Posts Tagged ‘Corporate Moving’

Top Metropolitan Areas for Corporate Relocation

Friday, March 23rd, 2012

Houston, now the fastest-growing economy in North American according to Site Selection Magazine, has more corporate real estate projects than any other city in the United States. The greater metropolitan area secured some 195 corporate facility expansion projects, making it the leading corporate growth area according to a new study from the Brookings Institute. This top ranking among other very large and growing metropolitan areas confirms what many corporate executives already know, that Houston is a great location for growing business.

Other growing metropolitan areas with over a million in population include Chicago, Pittsburgh, Dallas/Fort Worth and New York. It’s no real surprise that Texas has two of the top five large cities for corporate relocation, as business owners site the low state taxes and cheap cost of living as important factors for a thriving corporate environment. Many companies are considering cheap domestic corporate relocation instead of Asia because of this.

Large metropolitan areas aren’t’ the only places that are seeing corporate growth. Communities with populations under 200,000 are also seeing the benefits of corporate relocation. Towns like Decatur in Alabama, Springfield in Ohio and Williamsport in Pennsylvania are among the top three towns under 200k to see tremendous growth in the corporate sector. Businesses make the decision to move to these smaller communities for a wide variety of reasons that may include factors such as close connections to the community and a more intimate work force.

The Changed Realities of Corporate Relocation: Part One

Tuesday, March 6th, 2012

Recent research regarding corporate relocation has shown five new realities that have impacted and will continue to impact corporate decisions regarding relocation. Two main areas of consideration are workforce availability and real estate development.  When it comes to the current workforce, the realities are all over the place. The population is getting older but more ethnically diverse. Household incomes are lower and more polarized. The 2000’s was the first decade on record in which real median household income declined.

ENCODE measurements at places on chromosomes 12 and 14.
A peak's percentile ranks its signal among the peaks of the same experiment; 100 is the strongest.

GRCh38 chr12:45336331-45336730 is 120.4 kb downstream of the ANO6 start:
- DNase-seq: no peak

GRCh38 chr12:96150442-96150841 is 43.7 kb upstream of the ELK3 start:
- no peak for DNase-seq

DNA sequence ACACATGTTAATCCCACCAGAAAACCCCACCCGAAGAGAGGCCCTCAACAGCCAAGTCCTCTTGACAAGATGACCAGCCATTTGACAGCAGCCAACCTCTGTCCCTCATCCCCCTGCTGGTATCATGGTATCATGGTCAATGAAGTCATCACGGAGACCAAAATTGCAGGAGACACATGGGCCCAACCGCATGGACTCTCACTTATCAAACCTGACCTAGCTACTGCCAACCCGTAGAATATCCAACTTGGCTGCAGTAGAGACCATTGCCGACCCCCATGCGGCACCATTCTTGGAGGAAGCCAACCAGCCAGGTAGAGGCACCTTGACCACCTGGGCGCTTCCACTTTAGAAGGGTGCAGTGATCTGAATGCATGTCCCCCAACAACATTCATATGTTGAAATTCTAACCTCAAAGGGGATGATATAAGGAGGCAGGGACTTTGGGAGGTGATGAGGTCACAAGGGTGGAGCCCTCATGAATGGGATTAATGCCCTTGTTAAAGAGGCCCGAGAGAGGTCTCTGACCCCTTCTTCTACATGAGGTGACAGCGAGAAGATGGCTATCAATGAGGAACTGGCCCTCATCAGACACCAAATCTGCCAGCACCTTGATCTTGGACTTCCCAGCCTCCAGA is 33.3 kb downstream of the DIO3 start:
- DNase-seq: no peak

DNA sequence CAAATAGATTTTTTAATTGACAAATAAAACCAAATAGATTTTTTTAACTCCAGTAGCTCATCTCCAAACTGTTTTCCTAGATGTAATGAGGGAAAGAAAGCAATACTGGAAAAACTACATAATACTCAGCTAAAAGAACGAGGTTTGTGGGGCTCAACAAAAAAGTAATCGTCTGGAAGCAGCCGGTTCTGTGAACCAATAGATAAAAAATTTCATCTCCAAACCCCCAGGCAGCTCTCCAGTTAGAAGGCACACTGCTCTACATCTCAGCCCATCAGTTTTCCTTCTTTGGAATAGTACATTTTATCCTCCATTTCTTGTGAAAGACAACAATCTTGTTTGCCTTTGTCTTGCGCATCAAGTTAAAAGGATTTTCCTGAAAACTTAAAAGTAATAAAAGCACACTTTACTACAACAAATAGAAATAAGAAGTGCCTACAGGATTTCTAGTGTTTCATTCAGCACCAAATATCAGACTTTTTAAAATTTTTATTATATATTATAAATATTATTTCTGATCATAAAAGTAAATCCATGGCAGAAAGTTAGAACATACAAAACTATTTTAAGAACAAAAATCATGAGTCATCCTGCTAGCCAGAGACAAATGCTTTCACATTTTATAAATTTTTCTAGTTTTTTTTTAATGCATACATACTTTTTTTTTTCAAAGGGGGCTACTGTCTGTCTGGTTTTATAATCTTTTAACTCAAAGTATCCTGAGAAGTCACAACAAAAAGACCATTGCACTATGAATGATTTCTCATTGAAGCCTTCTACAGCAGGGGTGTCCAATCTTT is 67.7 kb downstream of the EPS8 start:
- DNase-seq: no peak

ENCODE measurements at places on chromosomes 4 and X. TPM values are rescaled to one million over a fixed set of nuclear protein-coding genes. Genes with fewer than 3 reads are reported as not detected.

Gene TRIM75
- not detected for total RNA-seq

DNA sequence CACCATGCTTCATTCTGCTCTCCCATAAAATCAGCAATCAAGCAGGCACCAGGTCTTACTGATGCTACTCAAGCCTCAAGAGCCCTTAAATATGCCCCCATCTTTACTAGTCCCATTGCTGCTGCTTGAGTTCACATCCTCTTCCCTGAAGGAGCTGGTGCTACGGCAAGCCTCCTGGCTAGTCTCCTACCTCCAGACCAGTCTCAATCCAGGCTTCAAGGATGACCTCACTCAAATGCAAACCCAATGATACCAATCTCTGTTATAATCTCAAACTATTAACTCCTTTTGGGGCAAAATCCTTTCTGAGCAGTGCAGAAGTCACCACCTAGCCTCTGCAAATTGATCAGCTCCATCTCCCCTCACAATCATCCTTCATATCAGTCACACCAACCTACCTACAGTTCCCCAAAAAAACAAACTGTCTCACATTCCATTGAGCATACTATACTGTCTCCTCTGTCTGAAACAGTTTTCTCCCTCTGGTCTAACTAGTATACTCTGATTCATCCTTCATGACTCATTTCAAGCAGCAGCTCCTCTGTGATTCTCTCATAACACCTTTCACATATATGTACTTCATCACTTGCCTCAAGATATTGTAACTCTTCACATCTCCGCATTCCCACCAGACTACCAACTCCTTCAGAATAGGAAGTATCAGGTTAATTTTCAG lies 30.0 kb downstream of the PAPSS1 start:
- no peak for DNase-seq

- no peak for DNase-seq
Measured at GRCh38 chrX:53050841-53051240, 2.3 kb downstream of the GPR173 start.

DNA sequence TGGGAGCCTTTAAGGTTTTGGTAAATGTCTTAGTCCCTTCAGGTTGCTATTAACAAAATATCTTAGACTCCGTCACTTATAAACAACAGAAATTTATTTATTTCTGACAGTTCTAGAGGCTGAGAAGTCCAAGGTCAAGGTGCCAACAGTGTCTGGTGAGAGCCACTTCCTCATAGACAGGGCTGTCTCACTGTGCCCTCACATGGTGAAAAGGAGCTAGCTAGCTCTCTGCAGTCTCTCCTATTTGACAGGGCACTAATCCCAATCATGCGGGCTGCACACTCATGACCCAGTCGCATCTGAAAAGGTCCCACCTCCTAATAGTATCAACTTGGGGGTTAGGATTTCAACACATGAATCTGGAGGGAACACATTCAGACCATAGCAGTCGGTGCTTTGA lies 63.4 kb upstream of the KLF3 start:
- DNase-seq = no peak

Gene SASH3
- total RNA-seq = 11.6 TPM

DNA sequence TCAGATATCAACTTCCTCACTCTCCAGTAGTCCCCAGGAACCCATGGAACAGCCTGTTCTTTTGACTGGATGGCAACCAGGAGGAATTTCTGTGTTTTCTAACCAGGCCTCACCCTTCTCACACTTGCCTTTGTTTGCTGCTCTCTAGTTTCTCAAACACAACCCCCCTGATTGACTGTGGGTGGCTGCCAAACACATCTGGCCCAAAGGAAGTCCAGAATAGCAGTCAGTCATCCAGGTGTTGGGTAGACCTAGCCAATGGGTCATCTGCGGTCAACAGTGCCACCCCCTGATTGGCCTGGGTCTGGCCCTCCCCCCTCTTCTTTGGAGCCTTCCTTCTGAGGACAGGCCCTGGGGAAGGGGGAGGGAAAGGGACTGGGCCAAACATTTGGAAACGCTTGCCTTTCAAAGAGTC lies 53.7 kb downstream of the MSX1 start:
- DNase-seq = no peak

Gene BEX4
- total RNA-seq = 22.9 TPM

More than a third of U.S. adults held post-secondary degrees in 2008, up from only a quarter in 1990. This has been an important factor that helped propel U.S. economic growth. Unfortunately, the 2010 Census indicated that younger adults in urban areas are not following suit, which is a disturbing trend that could seriously impact the skill set of the workforce. Emigration from metro areas also continues, growing at the rate of three times that of the urban core. This factor will continue to have a significant impact on corporate moving and associated real estate development.

Another reality of the future U.S. workforce is that the last decade was the slowest decade of population growth in 70 years, slightly less than the 1980’s and significantly below the 13.2 percent growth rate of the 1990s. A golden lining to these developments is that the Sunbelt continued to be the beneficiary of the most growth. The lower 9.7 percent rate could be attributed to a variety of factors including homeland security concerns and an economy in recession that drives workers back to their original homes.

Corporate Relocation to the Far East

Monday, February 6th, 2012

Corporations have been flocking to the far east for the past few decades due to cheap labor costs, friendly governments and lax environmental regulations. The specific countries that businesses are moving to, however, seem to be constantly shifting. China remains a stronghold of cheap plastics manufacturing and some high tech. Taiwan was once a juggernaut in high technology manufacturing but has been eclipsed since the rocket like rise of the mainland. Countries like Singapore and Malaysia have had a long steady presence of foreign firms that have helped those countries develop modern cities.